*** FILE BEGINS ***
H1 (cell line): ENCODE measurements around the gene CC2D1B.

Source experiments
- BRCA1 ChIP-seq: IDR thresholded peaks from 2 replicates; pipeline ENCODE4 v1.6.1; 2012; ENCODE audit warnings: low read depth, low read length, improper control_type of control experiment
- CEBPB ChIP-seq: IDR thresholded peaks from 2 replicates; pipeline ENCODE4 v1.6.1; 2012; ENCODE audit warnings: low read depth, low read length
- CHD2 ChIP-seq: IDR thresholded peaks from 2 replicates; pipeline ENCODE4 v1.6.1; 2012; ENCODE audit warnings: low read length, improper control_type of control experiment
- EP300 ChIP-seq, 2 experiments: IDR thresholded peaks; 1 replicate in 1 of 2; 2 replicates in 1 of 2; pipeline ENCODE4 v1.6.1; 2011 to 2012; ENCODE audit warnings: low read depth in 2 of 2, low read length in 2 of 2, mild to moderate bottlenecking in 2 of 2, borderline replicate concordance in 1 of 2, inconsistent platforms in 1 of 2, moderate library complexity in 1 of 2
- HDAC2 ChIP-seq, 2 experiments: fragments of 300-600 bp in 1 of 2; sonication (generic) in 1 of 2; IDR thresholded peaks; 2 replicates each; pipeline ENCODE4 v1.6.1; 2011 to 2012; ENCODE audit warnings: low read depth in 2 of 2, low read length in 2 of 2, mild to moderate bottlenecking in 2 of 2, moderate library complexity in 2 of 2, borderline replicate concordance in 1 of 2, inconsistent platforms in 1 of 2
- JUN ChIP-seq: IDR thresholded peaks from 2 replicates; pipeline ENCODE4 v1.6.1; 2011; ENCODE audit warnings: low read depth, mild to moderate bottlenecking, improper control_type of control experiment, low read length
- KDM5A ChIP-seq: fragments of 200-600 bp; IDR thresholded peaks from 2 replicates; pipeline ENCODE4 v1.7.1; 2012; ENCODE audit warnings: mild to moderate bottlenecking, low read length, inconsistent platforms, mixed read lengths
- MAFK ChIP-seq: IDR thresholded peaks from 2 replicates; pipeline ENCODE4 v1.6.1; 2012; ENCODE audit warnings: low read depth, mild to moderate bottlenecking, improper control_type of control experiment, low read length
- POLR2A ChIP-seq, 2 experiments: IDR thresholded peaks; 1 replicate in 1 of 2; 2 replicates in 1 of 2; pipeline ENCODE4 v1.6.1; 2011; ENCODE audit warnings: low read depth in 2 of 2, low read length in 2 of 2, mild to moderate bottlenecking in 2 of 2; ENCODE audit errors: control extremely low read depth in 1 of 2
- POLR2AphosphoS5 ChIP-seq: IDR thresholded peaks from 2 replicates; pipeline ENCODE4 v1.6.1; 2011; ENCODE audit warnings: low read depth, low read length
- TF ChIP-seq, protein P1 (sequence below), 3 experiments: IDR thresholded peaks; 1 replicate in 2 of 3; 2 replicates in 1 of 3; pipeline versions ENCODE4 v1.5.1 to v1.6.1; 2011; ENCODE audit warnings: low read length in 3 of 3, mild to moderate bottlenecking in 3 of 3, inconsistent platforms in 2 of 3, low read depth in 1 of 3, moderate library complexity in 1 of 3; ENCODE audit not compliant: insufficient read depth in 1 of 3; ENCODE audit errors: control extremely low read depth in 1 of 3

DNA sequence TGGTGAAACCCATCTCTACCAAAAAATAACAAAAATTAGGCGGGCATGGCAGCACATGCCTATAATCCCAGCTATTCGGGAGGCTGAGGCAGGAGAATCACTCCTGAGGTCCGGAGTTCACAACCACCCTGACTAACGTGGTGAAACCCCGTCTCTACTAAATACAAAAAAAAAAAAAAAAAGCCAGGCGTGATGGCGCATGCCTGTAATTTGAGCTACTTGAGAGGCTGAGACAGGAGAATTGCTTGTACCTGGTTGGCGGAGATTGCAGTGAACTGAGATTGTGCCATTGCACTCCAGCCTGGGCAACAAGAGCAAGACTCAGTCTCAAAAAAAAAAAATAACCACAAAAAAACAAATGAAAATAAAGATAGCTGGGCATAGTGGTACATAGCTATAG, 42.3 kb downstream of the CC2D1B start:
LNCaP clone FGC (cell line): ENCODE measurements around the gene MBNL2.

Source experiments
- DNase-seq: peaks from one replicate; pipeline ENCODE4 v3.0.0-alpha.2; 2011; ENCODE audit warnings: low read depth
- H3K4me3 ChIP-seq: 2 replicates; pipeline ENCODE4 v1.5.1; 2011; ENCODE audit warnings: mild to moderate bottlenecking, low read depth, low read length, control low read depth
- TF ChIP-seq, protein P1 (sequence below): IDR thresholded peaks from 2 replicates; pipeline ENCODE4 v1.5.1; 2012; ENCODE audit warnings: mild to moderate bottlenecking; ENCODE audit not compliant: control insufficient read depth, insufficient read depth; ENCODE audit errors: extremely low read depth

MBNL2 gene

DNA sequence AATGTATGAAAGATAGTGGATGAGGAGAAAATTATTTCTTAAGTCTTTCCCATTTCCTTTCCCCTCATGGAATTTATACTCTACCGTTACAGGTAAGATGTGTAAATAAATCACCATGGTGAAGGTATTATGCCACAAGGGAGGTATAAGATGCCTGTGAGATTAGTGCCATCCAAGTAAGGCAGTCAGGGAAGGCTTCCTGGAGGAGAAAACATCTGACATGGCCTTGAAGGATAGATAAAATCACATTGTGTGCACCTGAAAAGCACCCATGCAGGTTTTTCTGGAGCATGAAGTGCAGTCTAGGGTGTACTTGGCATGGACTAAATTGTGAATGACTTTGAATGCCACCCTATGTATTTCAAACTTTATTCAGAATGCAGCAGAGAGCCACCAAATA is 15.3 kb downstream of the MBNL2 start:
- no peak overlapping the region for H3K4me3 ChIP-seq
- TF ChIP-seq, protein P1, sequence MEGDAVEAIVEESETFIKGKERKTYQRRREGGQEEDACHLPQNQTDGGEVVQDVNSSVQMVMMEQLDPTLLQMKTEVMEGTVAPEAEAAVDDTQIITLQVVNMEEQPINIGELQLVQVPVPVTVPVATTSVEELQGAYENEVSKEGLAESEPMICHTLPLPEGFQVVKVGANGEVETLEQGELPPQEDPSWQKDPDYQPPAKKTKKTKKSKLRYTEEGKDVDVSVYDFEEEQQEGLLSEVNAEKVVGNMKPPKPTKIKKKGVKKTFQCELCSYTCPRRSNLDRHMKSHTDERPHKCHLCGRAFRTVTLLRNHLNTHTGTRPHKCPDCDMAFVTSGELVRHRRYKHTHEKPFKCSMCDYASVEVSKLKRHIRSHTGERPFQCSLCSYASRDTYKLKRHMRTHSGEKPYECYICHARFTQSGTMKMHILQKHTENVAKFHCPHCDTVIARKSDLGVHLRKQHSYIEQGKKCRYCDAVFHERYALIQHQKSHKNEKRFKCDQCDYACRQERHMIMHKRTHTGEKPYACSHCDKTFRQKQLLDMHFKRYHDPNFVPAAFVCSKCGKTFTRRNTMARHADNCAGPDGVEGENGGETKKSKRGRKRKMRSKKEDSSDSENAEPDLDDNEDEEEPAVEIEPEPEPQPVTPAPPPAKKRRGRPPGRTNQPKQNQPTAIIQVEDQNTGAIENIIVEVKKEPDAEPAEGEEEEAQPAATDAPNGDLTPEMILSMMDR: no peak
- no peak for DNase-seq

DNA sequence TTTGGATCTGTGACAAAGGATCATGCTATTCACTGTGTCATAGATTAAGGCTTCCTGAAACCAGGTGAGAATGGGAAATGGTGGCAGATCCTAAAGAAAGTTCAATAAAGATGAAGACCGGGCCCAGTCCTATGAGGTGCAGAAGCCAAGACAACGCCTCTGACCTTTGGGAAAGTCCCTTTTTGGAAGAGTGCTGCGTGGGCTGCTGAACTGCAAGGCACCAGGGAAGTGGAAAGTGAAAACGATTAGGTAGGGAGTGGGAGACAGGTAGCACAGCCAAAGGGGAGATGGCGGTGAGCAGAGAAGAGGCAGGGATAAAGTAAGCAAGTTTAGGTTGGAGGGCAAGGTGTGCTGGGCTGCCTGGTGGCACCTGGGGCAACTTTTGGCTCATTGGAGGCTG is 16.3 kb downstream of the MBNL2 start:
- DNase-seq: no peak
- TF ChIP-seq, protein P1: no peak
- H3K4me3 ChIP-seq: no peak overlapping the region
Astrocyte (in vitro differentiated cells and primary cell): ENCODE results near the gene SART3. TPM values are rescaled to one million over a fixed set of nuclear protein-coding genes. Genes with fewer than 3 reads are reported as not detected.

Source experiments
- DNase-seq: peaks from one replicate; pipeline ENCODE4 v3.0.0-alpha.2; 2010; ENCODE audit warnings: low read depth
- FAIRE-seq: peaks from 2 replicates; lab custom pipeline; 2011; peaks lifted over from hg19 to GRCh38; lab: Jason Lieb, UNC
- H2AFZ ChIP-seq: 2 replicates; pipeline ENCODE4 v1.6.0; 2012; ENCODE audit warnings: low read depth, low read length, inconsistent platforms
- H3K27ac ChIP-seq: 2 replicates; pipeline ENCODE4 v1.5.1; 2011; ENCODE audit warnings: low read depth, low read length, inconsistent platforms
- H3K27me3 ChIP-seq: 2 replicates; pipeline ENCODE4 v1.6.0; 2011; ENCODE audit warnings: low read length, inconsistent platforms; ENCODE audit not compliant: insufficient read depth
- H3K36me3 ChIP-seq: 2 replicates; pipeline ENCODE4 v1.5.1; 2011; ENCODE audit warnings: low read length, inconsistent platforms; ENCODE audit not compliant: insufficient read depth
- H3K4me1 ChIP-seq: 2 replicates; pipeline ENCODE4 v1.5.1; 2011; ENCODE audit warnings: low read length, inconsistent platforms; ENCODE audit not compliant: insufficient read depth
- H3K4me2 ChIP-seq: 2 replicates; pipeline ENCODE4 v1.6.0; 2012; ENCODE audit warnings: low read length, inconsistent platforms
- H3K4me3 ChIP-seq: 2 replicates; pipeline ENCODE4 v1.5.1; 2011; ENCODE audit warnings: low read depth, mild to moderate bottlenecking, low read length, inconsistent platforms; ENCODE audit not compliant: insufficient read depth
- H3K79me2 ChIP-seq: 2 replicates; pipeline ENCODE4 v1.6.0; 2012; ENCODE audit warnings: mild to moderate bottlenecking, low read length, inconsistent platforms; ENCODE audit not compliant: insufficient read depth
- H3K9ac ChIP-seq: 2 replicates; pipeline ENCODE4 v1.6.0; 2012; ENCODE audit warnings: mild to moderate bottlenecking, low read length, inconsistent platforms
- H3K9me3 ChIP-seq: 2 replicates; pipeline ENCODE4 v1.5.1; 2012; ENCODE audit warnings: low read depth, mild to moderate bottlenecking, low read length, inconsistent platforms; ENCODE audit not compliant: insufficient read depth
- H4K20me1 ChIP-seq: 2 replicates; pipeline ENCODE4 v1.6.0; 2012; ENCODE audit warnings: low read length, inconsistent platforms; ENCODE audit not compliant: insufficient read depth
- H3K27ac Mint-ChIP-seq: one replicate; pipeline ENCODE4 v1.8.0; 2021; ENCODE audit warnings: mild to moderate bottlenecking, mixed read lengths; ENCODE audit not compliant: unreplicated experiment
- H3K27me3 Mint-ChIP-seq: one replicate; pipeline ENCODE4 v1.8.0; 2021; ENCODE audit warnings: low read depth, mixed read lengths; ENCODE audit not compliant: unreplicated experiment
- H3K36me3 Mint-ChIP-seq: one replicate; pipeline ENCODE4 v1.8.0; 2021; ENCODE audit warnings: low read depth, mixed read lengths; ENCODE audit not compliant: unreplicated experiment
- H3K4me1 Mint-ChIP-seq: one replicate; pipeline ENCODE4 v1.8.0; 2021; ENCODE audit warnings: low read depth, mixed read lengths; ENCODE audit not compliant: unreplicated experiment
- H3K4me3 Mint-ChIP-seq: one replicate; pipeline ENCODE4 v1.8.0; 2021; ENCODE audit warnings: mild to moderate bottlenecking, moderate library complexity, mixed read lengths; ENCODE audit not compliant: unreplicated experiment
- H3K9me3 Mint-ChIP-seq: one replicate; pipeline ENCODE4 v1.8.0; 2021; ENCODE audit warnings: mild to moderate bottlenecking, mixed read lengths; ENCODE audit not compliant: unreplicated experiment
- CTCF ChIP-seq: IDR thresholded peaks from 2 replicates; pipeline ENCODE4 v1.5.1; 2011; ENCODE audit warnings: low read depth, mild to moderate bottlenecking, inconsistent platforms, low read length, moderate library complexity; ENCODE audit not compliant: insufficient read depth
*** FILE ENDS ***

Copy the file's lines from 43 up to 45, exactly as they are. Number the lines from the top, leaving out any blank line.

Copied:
- H4K20me1 ChIP-seq: 2 replicates; pipeline ENCODE4 v1.6.0; 2012; ENCODE audit warnings: low read length, inconsistent platforms; ENCODE audit not compliant: insufficient read depth
- H3K27ac Mint-ChIP-seq: one replicate; pipeline ENCODE4 v1.8.0; 2021; ENCODE audit warnings: mild to moderate bottlenecking, mixed read lengths; ENCODE audit not compliant: unreplicated experiment
- H3K27me3 Mint-ChIP-seq: one replicate; pipeline ENCODE4 v1.8.0; 2021; ENCODE audit warnings: low read depth, mixed read lengths; ENCODE audit not compliant: unreplicated experiment